Over the past week there has been a flurry of discussion in Ireland over proposed amendments to the Freedom of Information Act here and has led to public reversal by the Minister responsible.
Freedom of access public information is a core principle in a liberal democracy and Ireland has in the past few years had a middling reputation in this arena. Continue reading Does Open mean Accessible?
In case it hasn’t been obvious I do like things that have open in front of them. It’s an ethos I have been exploring personally and professionally for some time now and generally encourage such ponderings amongst module participants. You ‘enjoyed’ an interesting discussion on Free last week and we contrasted it with the concept of open. To attempt to root our explorations in the current I will draw your attention to the Open Government Partnership meeting that is took place in London this week. As I mentioned in an earlier post Ireland has recently committed to this important initiative and Minister Brendan Howlin will be attending the first summit since Ireland made this commitment. This is an important time for Ireland. Although the Action Plan for Ireland remains in development following a series of public engagements over the summer, there is gathering momentum amongst citizen groups to inform the eventual Action Plan. Continue reading All About Open
“One of the biggest roadblocks to implementing local community ideas is finding resources in city government or local organizations who might be able to help. More importantly, how can you involve like-minded individuals in the discussion? A new type of civic engagement platform – like MindMixer – can help. MindMixer is in essence a “virtual town hall,” a community forum where constituents can meet to discuss issues and share ideas. (Here’s an overview of how MindMixer works.)”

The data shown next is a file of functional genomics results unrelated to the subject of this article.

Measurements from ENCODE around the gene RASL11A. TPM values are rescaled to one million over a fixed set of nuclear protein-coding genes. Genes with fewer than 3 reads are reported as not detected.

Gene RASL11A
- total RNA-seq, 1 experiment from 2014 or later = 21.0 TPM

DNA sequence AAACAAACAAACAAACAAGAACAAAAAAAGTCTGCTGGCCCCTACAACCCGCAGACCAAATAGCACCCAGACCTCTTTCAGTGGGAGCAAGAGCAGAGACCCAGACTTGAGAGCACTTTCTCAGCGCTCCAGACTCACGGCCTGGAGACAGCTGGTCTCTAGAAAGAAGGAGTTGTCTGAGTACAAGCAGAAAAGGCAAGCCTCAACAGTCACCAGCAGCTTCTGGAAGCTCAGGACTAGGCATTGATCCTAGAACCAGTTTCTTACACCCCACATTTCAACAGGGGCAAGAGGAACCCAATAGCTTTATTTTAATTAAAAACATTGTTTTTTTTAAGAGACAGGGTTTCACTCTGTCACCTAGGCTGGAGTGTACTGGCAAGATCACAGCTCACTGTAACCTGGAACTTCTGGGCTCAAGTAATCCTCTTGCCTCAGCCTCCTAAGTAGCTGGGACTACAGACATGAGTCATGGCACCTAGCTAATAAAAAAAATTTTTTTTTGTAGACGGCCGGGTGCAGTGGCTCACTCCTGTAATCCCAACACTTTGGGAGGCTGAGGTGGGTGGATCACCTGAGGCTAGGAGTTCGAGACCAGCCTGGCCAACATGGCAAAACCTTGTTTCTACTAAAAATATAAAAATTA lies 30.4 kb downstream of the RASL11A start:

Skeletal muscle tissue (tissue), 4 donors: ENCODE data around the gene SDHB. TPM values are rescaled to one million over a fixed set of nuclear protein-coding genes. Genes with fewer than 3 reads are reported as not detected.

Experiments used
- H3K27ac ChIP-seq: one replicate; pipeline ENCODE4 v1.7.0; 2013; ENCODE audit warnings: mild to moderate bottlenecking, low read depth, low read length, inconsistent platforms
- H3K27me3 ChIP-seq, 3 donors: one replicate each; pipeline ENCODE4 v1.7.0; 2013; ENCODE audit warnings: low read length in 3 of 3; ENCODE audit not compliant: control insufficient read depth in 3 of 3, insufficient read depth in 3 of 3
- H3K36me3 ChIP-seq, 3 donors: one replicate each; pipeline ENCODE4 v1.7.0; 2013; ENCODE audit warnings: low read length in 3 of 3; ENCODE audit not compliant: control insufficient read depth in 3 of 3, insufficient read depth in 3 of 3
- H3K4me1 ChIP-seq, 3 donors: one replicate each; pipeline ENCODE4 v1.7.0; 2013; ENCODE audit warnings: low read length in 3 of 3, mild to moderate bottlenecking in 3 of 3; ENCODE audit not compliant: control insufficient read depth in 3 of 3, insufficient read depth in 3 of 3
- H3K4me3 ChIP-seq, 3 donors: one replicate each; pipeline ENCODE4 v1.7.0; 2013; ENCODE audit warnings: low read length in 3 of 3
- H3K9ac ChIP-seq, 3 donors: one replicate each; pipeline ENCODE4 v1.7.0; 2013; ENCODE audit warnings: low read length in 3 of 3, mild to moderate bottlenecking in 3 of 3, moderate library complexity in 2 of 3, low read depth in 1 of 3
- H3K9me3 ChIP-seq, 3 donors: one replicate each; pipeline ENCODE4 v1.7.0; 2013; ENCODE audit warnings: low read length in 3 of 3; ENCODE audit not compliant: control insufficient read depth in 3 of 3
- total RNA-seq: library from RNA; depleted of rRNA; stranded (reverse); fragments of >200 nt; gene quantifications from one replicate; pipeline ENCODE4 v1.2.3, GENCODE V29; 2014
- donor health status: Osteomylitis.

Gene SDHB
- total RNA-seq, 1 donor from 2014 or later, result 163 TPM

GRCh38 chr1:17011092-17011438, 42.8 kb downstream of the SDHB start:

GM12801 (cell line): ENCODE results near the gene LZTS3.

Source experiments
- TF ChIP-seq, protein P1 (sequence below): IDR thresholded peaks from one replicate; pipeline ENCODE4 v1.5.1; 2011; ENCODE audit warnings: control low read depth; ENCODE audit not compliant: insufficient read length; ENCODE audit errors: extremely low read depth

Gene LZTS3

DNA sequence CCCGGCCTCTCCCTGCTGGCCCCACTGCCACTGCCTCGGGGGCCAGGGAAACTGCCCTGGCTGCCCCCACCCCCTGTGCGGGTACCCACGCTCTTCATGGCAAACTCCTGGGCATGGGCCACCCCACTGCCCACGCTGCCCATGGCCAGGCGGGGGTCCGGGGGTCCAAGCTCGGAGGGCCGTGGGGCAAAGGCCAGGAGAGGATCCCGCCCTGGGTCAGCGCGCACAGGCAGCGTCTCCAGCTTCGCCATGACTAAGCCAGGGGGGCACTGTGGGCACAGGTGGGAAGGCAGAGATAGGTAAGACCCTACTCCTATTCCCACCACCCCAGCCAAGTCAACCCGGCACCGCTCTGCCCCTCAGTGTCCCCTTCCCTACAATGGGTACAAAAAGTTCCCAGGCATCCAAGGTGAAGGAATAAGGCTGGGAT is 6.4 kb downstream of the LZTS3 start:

This probably deserves some good comparative study (not just variety and access to government services but also quality of services available), but it is good to see an evolving comprehensive spot to access eGovernment services in Ireland. There’s comparable services out there with similar pointers, but this is a positive direction for officialdom here. The Gov.ie online services directory is simple and straightforward and soliciting user input to aggregate access to available services. I like the crowdsourced audit but wonder about the balance between coordinating access and a means to coordinate an effective delivery.
The Independent today headlined with an ‘investigative’ piece detailing how the revenue will be using ‘sophisticated mapping technology provided by GeoDirectory to quantify access to services and apply a multiplier to the property tx to be implemented later this year. In a nutshell (and details of the entire scheme remain publicly hazy – let’s talk about that tonight) they propose to triangulate access to services such as the Luas, the DART, shops, schools and other amenities to increase tax payable – assuming you use things closer to you. The first question I have to ask is : Is this is overly simplistic (fair, equitable, legal) way of determining taxable property value? Clearly it is deserving of deeper investigation itself…but there you go. What do you think?